In December 2011, we completed an underwritten public offering relating to the sale and issuance of 7,699,712 units to certain institutional investors, consisting of 7,699,712 shares of common stock and warrants to purchase an aggregate of up to 5,774,784 additional shares of common stock. These units include the partial exercise of the underwriter's overallotment option of 962,465 additional units at the public offering price. The units consist of one share of common stock and 0.75 of a warrant to purchase one share of common stock, at a purchase price of $0.5195 per unit. The warrants have a term of five years and an exercise price of $0.65 per share. We may call the warrants if the closing bid price of our common stock has been at least $1.30 over 20 trading days and certain other conditions are met. We received net proceeds from the transaction of approximately $3.7 million, after deducting the underwriter's discounts and other offering expenses payable.
In my previous article. I indicated that I expected many warrants to be exercised during the first price spike. That was proven true, given the disclosure of 5.2M warrants having been exercised. But it might have been even more had the spike lasted one more day - and thereby satisfying the warrant call provision. For fun, here's a graphic of the last trading spike, where I've numbered each day the closing bid is above $1.30. (The price data is available here).
After missing the mark by a day, the stock is back on a 12 day run at prices over $1.30. I've included another figure below to help get a sense of the quick trading spikes this stock makes and to show that this latest spike is on decreased volume relative to the initial spike - a fact which to me indicates reduced strength.
Given that the warrants are likely to be exercised at some point, and that the company carries them as a liability on the balance sheet, my expectation is that company would call the warrants at its first opportunity to do so. That means that if the stock trades north of $1.30 for 8 more days, we can expect the share count to balloon by another 5M or so shares. The potential calling of these warrants is one catalyst that should help a short position.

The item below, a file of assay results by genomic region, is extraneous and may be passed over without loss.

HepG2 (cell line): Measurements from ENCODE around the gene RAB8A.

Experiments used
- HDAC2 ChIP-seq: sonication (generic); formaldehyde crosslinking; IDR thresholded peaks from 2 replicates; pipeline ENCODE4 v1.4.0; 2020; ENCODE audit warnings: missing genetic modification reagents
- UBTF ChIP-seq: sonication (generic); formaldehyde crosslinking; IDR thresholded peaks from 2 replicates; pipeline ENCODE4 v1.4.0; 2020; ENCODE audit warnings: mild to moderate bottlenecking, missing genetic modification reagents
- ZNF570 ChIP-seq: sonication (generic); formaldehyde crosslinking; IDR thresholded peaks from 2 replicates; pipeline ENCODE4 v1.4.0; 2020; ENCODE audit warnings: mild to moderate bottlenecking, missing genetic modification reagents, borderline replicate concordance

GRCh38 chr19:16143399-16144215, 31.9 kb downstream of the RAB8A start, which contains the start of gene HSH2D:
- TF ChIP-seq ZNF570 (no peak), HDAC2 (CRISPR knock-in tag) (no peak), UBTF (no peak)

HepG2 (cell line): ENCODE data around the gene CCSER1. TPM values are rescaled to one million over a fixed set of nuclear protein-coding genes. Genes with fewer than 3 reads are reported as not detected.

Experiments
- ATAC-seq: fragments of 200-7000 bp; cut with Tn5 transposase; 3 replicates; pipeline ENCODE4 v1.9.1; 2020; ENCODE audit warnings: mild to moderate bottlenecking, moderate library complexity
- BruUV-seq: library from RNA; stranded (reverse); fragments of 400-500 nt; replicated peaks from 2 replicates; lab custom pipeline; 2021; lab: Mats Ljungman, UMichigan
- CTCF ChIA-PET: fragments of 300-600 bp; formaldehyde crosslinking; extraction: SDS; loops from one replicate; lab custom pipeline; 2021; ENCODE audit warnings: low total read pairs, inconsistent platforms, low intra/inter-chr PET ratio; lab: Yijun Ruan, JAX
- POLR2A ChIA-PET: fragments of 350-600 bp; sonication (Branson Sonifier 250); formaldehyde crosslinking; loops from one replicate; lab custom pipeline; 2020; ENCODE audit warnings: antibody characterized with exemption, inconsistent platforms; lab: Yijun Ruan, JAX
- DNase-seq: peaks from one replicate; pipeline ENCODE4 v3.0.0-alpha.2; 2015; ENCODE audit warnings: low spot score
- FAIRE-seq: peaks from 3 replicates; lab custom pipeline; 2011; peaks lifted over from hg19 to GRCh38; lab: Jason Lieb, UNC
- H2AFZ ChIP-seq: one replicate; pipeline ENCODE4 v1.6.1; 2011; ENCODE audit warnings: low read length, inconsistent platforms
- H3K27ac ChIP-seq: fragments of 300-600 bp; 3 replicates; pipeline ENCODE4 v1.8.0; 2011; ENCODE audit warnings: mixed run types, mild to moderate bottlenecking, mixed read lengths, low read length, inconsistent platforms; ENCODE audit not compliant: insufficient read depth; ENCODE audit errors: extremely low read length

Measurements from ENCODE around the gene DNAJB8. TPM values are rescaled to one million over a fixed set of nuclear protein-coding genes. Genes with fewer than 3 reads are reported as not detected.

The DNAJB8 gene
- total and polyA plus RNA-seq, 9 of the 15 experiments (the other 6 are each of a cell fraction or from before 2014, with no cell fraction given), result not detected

There's more to the warrant situation, however. The warrants issued during the March 2013 financing weren't exercisable for 180 days after their sale. Here's the relevant information from the company's 424B5 SEC filing:
The warrants are exercisable on or after the date that is 180 days after the date of issuance and will terminate on the date that is 180 days after the fifth anniversary of the date the warrants are issued.
The 424B5 filing is dated March 7, 2013 which puts the first day of possible warrant exercise at about Sept. 3, 2013. Perhaps I'm too cynical, but it strikes me as potentially more than a coincidence that this latest price spike coincides with that date (see the chart above). Or to put it another way, in order to ensure the ease of future financings, it might make business sense to allow those who participate in corporate financings to exit their warrant positions at elevated prices. Perhaps that's a factor in the stock's current exuberance?
If so, then when the company issues its next SEC disclosure, we can expect to learn that many of the 13.6M warrants from the March 2013 financing have been exercised. This potential increase in the number of shares outstanding should also weigh on the stock price, again supporting a short position.
The final aspect to the dilution story is the potential for options exercises. The company doesn't break options out quarterly, so we have to refer to the 10K to get the data. (Note however that the company does document the total number of options outstanding each quarter and the June 30th figure is 18,397,962, i.e. 2M greater than the 10K data below).
As of Dec. 31, 2012, there were 11.8M options exercisable at prices below $2 (with the average below $1.32). Don't be surprised to learn that many of these have been exercised during the latest price spikes.
Summary of Potential Dilution
To summarize then, there is a substantial number of potentially dilutive derivatives and financing tools outstanding which could weigh heavily on the stock in the near future. This is particularly true since 13.6M warrants only very recently became exercisable, and if the stock trades above $1.30 for another 8 days, there's (in my opinion) a likelihood of another 5M shares being issued as part of a warrant call. The table below summarizes this data:
Now lest you're skeptical that the company would actually issue so much dilution so quickly, I'd point out that over a single year, from the June 2102 10-Q to the June 2013 10-Q, the company increased its share count by 40%! (i.e. by 54.9M shares from 134,968,394 to 189,903,446). Issuing dilutive shares just seems to be part of the company's DNA.